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Most of you probably remember the hullaballoo back in May after Rick
Ankiel
tossed 121 pitches in a start against the Marlins. Those of us
prone to paranoia in that area were quick to excoriate LaRussa for his
handling of his talented left-hander. We weren’t the only ones drawing
swords: Ankiel’s agent, Scott Boras, made it known that he wasn’t happy
about the start. There was talk that he had an understanding with the
organization about limiting Ankiel’s workload until he became older.

The noise died fairly quickly, and the whole incident provided an important
object lesson about overreacting to one data point. Since that start, Tony
LaRussa has handled Rick Ankiel as well as any young pitcher has been
handled in recent memory.

In his first nine starts, Ankiel topped 110 pitches four times, with the
121-pitch start his ninth. Since then, in 21 starts, he has thrown more
than 110 pitches just three times, with a high of 112 pitches. Ankiel’s
workload, in fact, has been remarkably consistent, in part because he
hasn’t really been bombed in any start. Since May 21, he’s thrown fewer
than 90 pitches just once, with a low of 85.

I don’t think this is coincidence, or the influence of Scott Boras, or even
that LaRussa keeps a copy of Rany Jazayerli’s Pitcher Abuse Points system
tacked on his office wall. I think LaRussa has a damn good idea how to
develop a young starting pitcher, an idea that stems in part from what went
wrong with the last good ones he had, Alan Benes and Matt
Morris
.

Alan Benes was a victim of his own effectiveness in 1997. In four months as
a 25-year-old, he made 23 starts and posted a 2.89 ERA. In the last 21 of
those starts, he threw at least 100 pitches. For the season, he had 514
PAPs, an average of 22.3 per start for a Workload of 48.1, which is in the
danger zone. Benes’s 1997 season was cut short by a broken finger, not arm
trouble, but he underwent multiple shoulder surgeries in 1998 and has yet
to return to his 1997 form.

Morris was great for the Cardinals in 1997, making 33 starts as a
22-year-old and posting a 3.19 ERA. His pitch counts don’t look very bad,
actually: a high of 121 in his only start over 120. He had nine straight
starts over 100 at one point, but racked up just 264 PAPs, exactly eight
per start, for a Workload of 20.8. That’s a figure that reflects good
handling, not bad.

Nevertheless, Morris missed almost all of the first half of 1998 with a
strained right shoulder. He returned after the All-Star Game and after some
careful handling, was again effective and carrying a good-sized workload.
On August 4 of that season, he threw 131 pitches, after not breaking 94 all
year. That began a run of nine starts in ten over 100 pitches, broken by
his final start of the season.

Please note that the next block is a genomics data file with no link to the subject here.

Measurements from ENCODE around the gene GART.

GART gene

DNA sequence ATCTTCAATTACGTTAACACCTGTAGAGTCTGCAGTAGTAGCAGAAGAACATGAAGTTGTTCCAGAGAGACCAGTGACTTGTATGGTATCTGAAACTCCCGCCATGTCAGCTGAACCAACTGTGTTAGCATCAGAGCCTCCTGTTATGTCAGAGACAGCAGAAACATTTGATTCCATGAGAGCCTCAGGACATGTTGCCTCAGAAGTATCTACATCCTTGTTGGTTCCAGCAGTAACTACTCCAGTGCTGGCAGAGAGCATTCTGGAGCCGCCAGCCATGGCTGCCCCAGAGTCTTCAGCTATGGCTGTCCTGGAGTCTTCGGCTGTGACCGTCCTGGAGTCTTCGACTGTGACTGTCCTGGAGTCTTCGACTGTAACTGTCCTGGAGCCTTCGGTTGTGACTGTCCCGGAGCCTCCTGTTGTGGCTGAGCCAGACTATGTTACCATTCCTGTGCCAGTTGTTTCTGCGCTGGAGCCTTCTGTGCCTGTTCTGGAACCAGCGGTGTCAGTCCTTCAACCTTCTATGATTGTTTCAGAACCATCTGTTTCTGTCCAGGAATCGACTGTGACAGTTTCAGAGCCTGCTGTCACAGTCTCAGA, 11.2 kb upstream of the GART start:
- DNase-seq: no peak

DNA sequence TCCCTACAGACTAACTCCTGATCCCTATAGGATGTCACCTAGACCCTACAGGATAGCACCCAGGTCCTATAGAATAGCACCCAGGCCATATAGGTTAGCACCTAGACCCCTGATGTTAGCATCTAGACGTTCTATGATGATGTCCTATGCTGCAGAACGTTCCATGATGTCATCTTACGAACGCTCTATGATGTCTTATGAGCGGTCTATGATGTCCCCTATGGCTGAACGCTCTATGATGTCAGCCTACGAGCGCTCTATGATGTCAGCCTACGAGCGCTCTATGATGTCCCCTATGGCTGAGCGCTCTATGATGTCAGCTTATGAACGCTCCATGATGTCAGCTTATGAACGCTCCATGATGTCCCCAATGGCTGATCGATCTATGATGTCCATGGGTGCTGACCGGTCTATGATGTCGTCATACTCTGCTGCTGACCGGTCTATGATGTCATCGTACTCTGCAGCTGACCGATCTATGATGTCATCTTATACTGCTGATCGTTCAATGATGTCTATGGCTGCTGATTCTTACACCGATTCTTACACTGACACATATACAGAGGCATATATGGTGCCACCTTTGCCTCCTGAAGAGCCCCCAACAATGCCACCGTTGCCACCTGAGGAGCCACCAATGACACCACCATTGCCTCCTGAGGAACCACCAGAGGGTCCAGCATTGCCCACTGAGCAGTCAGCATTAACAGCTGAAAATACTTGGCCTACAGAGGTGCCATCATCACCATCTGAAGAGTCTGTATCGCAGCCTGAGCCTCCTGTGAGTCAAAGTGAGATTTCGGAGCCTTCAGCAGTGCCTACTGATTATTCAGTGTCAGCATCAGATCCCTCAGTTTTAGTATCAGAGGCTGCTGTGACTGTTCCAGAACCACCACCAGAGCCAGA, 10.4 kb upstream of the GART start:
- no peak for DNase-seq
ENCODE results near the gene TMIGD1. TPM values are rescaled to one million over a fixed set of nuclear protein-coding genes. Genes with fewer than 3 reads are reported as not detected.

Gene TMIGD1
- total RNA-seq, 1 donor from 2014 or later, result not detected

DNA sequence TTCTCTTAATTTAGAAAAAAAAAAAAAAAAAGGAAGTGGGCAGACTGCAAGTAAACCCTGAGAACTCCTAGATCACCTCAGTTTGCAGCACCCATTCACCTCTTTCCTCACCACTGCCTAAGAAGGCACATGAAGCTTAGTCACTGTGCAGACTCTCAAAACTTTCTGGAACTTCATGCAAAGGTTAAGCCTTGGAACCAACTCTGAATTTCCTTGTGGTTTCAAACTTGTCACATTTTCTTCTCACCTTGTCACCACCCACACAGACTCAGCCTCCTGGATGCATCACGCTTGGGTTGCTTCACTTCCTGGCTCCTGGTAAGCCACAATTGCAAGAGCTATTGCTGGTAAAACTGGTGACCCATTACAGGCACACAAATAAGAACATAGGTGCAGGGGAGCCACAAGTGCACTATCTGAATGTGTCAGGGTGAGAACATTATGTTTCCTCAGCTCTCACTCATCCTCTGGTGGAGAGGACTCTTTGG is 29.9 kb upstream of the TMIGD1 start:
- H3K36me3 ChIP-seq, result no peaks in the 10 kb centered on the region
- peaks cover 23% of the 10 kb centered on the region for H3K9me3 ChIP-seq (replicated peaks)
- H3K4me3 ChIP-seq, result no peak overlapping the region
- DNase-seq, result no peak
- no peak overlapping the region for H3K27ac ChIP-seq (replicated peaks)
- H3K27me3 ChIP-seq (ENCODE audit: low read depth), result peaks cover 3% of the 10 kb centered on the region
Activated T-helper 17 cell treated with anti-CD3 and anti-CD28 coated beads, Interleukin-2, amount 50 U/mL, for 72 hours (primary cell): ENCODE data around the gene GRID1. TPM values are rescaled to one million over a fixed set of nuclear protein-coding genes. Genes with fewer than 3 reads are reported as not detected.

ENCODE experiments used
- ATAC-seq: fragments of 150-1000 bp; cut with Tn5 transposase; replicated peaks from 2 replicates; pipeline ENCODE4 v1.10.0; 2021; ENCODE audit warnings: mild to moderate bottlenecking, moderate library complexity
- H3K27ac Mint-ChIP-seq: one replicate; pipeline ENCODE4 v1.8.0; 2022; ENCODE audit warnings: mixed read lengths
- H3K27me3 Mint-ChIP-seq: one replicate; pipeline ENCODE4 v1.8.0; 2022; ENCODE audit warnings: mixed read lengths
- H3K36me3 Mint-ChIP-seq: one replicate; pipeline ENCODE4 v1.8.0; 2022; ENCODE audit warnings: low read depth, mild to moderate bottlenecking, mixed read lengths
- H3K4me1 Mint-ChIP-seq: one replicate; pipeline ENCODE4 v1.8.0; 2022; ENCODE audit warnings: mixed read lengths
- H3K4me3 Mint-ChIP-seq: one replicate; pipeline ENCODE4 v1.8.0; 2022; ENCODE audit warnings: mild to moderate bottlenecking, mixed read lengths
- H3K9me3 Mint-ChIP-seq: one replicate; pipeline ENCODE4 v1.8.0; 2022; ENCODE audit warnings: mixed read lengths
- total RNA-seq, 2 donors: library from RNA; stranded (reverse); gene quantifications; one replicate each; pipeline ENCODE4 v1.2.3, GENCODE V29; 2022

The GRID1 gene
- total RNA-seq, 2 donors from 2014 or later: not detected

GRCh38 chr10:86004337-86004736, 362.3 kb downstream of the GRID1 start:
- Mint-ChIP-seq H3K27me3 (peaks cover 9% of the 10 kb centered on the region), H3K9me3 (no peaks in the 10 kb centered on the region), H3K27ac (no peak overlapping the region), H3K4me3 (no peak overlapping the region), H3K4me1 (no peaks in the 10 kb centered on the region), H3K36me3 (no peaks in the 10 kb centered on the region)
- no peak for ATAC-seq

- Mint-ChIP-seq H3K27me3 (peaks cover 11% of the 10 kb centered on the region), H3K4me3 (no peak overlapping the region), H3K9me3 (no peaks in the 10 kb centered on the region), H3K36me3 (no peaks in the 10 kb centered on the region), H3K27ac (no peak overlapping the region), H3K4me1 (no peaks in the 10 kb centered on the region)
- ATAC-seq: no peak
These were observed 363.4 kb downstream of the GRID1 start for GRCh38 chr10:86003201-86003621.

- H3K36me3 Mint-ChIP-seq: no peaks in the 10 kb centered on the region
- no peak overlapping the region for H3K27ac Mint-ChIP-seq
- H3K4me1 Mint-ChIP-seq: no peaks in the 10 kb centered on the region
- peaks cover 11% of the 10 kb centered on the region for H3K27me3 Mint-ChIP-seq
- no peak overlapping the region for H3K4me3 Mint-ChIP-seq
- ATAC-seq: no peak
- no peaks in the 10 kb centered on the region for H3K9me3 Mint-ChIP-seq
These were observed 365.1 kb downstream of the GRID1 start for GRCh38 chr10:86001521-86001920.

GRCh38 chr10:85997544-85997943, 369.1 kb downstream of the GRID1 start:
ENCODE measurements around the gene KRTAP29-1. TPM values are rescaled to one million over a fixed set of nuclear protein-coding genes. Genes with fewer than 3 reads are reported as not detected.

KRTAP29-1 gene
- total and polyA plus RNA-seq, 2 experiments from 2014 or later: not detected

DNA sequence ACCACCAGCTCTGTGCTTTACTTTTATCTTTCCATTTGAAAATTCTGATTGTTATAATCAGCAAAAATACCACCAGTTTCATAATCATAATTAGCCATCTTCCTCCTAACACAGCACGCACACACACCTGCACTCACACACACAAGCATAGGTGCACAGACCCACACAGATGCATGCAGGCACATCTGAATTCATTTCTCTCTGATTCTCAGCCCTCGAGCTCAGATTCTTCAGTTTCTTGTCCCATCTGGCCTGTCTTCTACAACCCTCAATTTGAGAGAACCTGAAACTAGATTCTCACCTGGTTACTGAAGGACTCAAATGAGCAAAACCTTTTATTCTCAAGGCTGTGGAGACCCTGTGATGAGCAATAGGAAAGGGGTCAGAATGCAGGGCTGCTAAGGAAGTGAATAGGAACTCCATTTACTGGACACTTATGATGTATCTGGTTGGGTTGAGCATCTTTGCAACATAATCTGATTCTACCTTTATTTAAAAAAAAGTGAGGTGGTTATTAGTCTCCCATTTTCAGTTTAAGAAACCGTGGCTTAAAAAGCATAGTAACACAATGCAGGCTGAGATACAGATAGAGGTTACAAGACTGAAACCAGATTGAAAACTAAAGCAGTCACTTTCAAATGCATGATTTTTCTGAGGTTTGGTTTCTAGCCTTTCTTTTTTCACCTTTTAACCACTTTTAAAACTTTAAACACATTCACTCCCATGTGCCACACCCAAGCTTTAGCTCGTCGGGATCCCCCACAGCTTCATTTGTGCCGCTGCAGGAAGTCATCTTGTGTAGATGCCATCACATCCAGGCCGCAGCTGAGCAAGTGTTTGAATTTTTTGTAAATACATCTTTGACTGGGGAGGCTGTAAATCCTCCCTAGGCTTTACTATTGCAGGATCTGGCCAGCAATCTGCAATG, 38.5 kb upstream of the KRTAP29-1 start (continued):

Morris’s pitch counts, in and of themselves, aren’t daunting. The 131-pitch
start was clearly irresponsible; given the Cardinals weren’t playing any
meaningful baseball in September, it probably would have been a better idea
to baby Morris rather than have him toss 103 pitches or more in his first
five September starts.

Morris had Tommy John surgery the next spring and missed 16 months.

So it was against this background that the raging against LaRussa occurred.
Benes and Morris had been handled in a questionable manner and suffered
major injuries. Would Ankiel be another victim? If LaRussa was willing to
work Ankiel past 120 pitches in May, what would happen in a pennant race?
After all, Kerry Wood was worked so hard by the Cubs in 1998, as a
20-year-old, that he is only now returning to something that even resembles
his pre-surgery form.

LaRussa didn’t come close. Ankiel, for the entire season, has 175 PAPs, or
less than six per start. Just 78 of those have come since the May 25 start
against Florida. His Workload of 16.5 doesn’t even register on the radar
screen.

By contrast, Alan Benes had 169 PAPs in three starts in July of 1997. Wood
had 120 in a three-start stretch in July of 1998. Livan Hernandez or
Randy Johnson may rack up that many in the time it takes you to read
this.

I think a lot of things went into Tony LaRussa’s handling of Rick Ankiel
this year. The prior experiences with Morris and Benes; Ankiel’s extreme
youth; the greater scrutiny given young pitchers’ workloads; the other
innings-munchers the Cardinals had in the rotation; the lack of a real
challenge in the division; maybe even an agent with an eye on his client’s
future.

No matter what the reasons, though, Tony LaRussa didn’t do what many of us
expected. Instead, he reined in his young charge, resisting the temptation
to stretch him out or complete a game "for his confidence" or use
him to soak up a tired bullpen’s innings. He limited Ankiel’s workload and
for his troubles, has a healthy and effective pitcher ready for the
postseason.

Nice job, Tony. Very nice job.

Joe Sheehan can be reached at jsheehan@baseballprospectus.com.

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